The Reptile 07/27/19

Scream Factory
Blu-ray

Hammer’s attempt at a budget monster film for 1966 isn’t quite as good as its sister film Plague of the Zombies, but it has fine atmosphere and a couple of worthy grace notes, namely its fine actresses Jennifer Daniel and Jacqueline Pearce. Although the title monster bites some fans the wrong way, it works for this reviewer — it’s every appearance is a surprise, and for me it’s convincingly… reptilian. Also starring Noel Willman, Michael Ripper and Marne Maitland. Encoded in two aspect ratios, and including a full commentary and making-of discussion. On Blu-ray from Scream Factory.
07/27/19

Merrill’s Marauders 07/27/19

The Warner Archive Collection
Blu-ray

Is this Samuel Fuller’s biggest production? He tries to convey the harrowing reality of a military campaign that tested the limits of endurance and punishment that troops could absorb. In his last movie, Jeff Chandler is the famed commander who must ask his special forces to march hundreds of miles in the unforgiving jungle, and then fight a pitched battle. Although Warners interfered with the final cut, it’s still a fine picture.. On Blu-ray from The Warner Archive Collection.
07/27/19

CineSavant Column

Saturday July 27, 2019

Hello!

For its 1000’th spine number, Criterion has announced an enormous, budget busting boxed set of, whoo’da-guessed it, Godzilla Pictures from the Showa Era, roughly the ’50s through part of the ’70s. I remember looking over a proposed Criterion laserdisc set of these films back around 1996 or so, that fell through almost immediately after being promoted through some expensive Criterion handouts … and it seemingly has taken 20-plus years for Toho to strike a deal. I pretty much check out of having interest in the series somewhere in the late ’60s. Taking my terrific little brother to Destroy All Monsters I realized that the thrill just wasn’t there, as it had been for me when staring up at a giant-screen monster battle in 1959’s Gigantis, The Fire Monster. THAT was a first-run delight for a seven year-old.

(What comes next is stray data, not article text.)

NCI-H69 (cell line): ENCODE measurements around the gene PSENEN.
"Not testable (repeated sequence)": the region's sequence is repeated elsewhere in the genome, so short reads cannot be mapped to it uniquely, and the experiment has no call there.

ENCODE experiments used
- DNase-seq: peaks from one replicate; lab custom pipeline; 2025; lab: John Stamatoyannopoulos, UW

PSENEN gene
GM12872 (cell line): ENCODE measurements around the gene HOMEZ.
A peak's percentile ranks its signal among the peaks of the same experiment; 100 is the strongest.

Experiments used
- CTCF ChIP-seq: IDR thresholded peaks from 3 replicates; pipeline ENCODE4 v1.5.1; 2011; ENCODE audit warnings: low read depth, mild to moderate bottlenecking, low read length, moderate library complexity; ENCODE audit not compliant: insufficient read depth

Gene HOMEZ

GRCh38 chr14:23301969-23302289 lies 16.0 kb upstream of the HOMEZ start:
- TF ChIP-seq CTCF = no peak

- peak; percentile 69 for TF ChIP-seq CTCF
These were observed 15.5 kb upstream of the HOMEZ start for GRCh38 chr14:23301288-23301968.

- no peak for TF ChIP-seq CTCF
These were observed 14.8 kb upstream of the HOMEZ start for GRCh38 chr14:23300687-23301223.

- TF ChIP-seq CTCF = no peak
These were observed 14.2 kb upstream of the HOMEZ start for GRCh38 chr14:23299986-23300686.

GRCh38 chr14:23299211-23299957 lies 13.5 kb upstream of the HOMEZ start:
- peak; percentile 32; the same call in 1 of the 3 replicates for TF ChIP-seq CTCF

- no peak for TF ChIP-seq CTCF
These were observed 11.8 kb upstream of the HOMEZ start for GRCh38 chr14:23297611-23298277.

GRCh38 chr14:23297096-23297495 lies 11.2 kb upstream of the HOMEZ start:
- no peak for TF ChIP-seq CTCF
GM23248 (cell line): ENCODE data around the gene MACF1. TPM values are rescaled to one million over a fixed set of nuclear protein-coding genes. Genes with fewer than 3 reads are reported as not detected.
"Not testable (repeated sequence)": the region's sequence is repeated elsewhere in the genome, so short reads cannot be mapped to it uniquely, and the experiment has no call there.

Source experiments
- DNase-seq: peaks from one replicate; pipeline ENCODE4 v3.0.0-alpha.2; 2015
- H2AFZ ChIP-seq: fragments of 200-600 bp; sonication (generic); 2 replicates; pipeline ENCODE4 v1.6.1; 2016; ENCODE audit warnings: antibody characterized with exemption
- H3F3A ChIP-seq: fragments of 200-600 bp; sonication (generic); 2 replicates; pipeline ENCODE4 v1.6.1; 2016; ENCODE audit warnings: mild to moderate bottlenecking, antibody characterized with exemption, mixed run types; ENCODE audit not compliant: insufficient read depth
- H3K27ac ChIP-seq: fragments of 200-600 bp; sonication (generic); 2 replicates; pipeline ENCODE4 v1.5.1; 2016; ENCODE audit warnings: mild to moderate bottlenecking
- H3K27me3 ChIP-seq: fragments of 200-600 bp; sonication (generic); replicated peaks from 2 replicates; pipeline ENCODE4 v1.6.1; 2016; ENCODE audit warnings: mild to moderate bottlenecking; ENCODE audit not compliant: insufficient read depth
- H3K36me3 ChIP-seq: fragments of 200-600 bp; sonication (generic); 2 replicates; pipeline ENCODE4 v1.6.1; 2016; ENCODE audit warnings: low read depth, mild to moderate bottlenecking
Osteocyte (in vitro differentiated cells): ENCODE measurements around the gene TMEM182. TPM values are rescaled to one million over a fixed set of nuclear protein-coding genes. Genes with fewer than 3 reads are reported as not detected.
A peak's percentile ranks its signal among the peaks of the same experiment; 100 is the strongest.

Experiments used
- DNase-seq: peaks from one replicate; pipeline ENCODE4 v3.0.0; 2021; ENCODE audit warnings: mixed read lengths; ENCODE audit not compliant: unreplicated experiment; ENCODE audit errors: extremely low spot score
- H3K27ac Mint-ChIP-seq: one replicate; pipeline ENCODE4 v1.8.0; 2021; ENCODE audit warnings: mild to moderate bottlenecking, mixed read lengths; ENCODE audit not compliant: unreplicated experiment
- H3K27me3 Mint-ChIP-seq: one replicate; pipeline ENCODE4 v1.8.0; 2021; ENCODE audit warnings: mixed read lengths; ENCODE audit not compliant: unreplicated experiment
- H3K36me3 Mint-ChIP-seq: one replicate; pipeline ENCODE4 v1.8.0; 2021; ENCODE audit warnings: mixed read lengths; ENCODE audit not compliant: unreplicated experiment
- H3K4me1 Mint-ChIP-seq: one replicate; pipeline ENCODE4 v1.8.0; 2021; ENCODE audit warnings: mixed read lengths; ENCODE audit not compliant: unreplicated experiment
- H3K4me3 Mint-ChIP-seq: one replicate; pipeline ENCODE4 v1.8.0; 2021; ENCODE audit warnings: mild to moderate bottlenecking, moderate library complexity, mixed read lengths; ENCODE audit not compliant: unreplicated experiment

The big treat this time around, if announcements are correct, will be a quality encoding of the Japanese version of King Kong vs. Godzilla, which so far has only been released here in its Universal dumbed-down cutdown version. Criterion has a hit-and-miss record when it comes to pop pulp lowbrow/high style genre exotica, so we’ll be happy if they continue in the vein of their excellent 2011 Godzilla/Godzilla King of the Monsters! disc set — I wish they could publish and sell a poster of that release’s cover art by Bill Sienkiewicz!  I asked Gary about what he liked in Godzilla art, and he directed me to the page of artist Bob Eggleton to check out some creative ‘Big G’ paintings.


And I have a brief Book Review to offer here. It’s the tenth tome in the ‘Scripts from the Crypt’ series, this one entitled The Brute Man. In comparison to some other titles in the series, the final film of horror star Rondo Hatton isn’t much to shout about, but this SFTC entry is one of the most satisfying I’ve read so far. The series takes something of a scrapbook approach built around the film’s screenplay and a substantive essay or two, with editor Tom Weaver holding it all together with sidebar articles and incidental items.

I saw The Brute Man a long time ago and was not impressed — the mostly lifeless movie can’t hold a candle to Rondo’s best show (IMHO) House of Horrors. But the unique story of the ‘horror actor who didn’t need makeup’ makes for good reading. Scott Gallinghouse contributes the longest segment, a thorough and rumor-busting essay about Rondo’s life, from his sports triumphs to his exploits in France during WW1, through his career as a mainstream journalist while dabbling in, and finally committing to, movie work.

Rondo’s illness eventually ended his life; the acromegaly not only distorted his formerly handsome features, but also damaged his inner tissues, weakening his heart. Gallinghouse’s detailed account succeeds in showing us what an intelligent and thoughtful ‘good guy’ Rondo was, through incidents of generosity and fan interaction that show class and humility. The symptoms were becoming acute just as Universal had decided to feature Rondo as an unique horror character, The Creeper. But by the time of The Brute Man his ability to remember dialogue lines became impaired.

That’s followed by Tom Weaver’s production history, and an as-finished Continuity Script for The Brute Man. Dr. Robert J. Kiss’s ultra-detailed distribution article again furnishes a picture of show-biz practicalities in the year that that Hollywood suddenly began to lose its audience.

There’s more than enough respect reserved for Rondo, even though this entry retains its sense of humor. A special feature article I really enjoyed is a thirteen page, thoroughly annotated and illustrated glossary of actors Hollywood and international that made their living because of their ‘unusual’ looks. The rogue’s gallery begins with acromegalians like Rondo Hatton, but moves on to include giants, wrestlers, tall guys, boxers, ‘awesome brutes,’ just-plain ugly mugs — plus some actors that played acromegaly victims in makeup. It’s like a Hollywood Actors Directory for big brute guys, and it’s fascinating. At some point or another each must have hummed the lyrics of ‘Hooray for Hollywood:’ “I’ll try my luck / I could be Donald Duck!”